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Continental drift

Every three months I announce that the Claremont Review of Books is my favorite magazine — every three months because the magazine is a quarterly. CRB is the flagship publication of the Claremont Institute, the organization whose mission it is to restore the principles of the American Founding to their rightful, preeminent authority in our national life. See, for example, today’s astringent column by CRB editor Charles Kesler on the matter of Harriet Miers: “Bush’s philosophy.”

The magazine is also popular in the White House and the Pentagon; 30 copies of each new issue are shipped out by overnight mail to the White House upon publication, and a dozen to the Pentagon. If you don’t subscribe, you should.

The institute has just announced that Mark Steyn will receive the 2005 Henry Salvatori Prize at its annual dinner in honor of Sir Winston S. Churchill. The event will be held on Friday, December 2, 2005 at the Regent Beverly Wilshire Hotel in Beverly Hills, California.

The fall issue of the CRB is in the mail. As usual, it is packed full of outstanding essays and thoughtful reviews of books on mostly political subjects. Among the rewards of my enthususiasm for the magazine is the privilege of debuting a few of the items from the issue exclusively on Power Line.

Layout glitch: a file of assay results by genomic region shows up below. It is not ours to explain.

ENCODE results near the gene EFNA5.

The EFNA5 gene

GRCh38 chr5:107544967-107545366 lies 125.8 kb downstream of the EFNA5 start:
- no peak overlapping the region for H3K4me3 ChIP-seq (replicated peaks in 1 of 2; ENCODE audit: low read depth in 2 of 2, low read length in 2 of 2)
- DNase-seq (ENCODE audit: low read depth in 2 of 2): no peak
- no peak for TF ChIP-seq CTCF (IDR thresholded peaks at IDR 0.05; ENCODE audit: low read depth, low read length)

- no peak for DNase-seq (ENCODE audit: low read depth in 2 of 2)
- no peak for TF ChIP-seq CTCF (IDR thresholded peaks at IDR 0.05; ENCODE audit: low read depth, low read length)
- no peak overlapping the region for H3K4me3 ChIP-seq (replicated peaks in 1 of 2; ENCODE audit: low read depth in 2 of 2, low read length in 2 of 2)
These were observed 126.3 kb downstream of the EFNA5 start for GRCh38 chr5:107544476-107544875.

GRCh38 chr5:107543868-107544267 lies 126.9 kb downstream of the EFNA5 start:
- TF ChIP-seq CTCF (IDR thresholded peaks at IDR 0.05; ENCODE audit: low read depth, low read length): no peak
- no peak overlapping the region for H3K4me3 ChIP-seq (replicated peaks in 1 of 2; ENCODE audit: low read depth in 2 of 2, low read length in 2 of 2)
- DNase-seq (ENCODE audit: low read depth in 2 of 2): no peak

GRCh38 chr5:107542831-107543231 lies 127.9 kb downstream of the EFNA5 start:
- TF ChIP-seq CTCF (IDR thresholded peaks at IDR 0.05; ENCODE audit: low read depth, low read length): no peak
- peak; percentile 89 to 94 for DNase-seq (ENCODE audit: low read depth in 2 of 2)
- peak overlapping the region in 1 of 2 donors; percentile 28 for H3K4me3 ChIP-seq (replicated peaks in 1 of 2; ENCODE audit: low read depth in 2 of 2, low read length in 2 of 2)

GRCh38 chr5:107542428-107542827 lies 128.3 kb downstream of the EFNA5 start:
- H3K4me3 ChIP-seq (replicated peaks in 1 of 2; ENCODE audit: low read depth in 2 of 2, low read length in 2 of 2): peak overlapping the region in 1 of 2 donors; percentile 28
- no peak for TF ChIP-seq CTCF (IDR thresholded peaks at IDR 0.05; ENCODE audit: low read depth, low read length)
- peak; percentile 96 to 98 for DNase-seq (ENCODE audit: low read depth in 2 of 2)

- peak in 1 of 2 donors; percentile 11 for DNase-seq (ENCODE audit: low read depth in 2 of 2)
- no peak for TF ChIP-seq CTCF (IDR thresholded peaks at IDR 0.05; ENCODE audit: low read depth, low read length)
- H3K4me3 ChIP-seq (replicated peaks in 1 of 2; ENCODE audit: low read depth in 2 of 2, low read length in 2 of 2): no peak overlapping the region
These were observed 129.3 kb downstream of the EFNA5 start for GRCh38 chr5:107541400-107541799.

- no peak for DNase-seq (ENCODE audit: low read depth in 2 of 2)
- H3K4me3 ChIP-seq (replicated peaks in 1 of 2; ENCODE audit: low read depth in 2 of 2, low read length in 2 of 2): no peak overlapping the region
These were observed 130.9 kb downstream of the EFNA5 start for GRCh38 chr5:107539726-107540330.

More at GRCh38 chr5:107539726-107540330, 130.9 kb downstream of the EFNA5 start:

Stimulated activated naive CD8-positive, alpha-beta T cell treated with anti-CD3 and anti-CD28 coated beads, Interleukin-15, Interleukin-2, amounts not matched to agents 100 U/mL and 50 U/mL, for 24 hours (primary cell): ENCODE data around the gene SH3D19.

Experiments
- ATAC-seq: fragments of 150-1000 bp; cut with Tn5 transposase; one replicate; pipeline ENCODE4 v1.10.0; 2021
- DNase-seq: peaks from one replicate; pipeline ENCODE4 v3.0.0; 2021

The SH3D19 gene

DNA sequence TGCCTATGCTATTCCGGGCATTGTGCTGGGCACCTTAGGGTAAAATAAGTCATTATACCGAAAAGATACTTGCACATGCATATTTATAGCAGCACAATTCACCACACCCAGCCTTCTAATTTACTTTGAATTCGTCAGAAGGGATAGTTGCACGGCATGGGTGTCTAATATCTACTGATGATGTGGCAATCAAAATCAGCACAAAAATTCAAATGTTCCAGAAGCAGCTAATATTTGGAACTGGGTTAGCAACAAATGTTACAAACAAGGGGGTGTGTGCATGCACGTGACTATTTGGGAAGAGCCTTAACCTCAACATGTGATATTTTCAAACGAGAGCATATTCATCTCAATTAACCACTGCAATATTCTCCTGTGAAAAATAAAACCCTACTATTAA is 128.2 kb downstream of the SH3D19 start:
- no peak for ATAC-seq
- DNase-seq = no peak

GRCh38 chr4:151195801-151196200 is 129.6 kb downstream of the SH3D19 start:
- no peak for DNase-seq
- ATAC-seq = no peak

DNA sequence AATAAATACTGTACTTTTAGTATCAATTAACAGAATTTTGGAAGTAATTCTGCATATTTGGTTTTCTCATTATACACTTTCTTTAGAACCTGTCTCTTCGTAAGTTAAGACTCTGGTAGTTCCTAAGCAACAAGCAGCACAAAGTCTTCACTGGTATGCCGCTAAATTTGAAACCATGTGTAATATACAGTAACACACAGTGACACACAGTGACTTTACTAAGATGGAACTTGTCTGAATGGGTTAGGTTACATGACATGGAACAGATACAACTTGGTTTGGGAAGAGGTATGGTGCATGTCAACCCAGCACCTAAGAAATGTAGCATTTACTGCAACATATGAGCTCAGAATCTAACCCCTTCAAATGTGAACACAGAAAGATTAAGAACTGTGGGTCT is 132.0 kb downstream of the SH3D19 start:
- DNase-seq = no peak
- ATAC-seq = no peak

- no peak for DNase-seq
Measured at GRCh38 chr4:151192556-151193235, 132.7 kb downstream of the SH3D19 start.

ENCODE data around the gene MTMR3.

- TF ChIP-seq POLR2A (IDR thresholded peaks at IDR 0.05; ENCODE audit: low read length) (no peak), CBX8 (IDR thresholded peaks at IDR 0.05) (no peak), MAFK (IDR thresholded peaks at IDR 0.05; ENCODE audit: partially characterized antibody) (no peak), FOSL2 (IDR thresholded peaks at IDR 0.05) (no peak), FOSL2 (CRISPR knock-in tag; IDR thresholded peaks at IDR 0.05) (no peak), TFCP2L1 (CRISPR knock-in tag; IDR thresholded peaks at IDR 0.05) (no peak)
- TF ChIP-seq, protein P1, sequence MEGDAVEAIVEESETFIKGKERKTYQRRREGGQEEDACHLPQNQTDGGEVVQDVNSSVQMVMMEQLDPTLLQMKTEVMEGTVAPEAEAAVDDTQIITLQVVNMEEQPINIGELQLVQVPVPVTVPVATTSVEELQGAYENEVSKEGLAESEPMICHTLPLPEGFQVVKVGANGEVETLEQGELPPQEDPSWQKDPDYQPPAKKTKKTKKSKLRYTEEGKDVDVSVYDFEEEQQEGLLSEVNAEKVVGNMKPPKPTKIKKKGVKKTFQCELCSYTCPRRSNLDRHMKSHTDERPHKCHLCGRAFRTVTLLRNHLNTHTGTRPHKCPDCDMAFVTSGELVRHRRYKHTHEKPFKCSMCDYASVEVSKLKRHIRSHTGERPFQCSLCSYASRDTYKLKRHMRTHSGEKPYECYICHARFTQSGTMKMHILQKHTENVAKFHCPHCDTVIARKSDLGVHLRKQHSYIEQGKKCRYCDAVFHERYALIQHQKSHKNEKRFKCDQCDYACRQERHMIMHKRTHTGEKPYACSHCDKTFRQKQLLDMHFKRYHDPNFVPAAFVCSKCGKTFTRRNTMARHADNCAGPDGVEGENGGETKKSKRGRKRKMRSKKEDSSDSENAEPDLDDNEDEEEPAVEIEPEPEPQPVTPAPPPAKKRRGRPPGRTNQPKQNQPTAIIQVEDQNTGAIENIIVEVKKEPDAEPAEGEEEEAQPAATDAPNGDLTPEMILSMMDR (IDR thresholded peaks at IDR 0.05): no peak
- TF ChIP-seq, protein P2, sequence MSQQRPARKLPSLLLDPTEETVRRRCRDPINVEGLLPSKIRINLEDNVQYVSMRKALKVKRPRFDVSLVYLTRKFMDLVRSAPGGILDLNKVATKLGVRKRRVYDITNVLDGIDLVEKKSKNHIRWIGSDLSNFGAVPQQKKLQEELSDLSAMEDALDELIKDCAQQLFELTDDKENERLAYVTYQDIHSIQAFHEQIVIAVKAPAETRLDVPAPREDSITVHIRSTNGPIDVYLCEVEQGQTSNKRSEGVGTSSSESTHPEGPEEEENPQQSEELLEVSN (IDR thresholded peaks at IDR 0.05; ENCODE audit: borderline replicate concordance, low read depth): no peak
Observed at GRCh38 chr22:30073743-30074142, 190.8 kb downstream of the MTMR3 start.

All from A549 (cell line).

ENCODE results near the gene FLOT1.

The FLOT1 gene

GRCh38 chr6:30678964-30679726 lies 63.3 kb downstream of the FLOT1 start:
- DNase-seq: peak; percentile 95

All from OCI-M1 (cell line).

Cornell University Government Professor Jeremy Rabkin has become a unique resource on issues of national sovereignty, international law and the related constellation of issues implicit in the “We Are The World” thrust of the modern Democratic Party. Professor Rabkin is the author most recently of Law Without Nations? Why Constitutional Government Requires Sovereign States. Among the featured essays in the current CRB issue is Professor Rabkin’s essay on the European Union: “Continental drift.”

Imagine if our agricultural policy were made in Ecuador with agricultural ministers from all over the Hemisphere, our taxes paid for housing in Canada, and Paraguayan judges ruled on our immigration policy —- oh, and the American voter really had no say about any of it. Then you’d have something like the New World counterpart to the European Union. It wouldn’t work very well. It doesn’t for Europe. So what is Europe’s fate? Why did the European constitution fail? What does a constitution do, anyway? These are the questions to which Professor Rabkin addresses himself in this invigorating essay.

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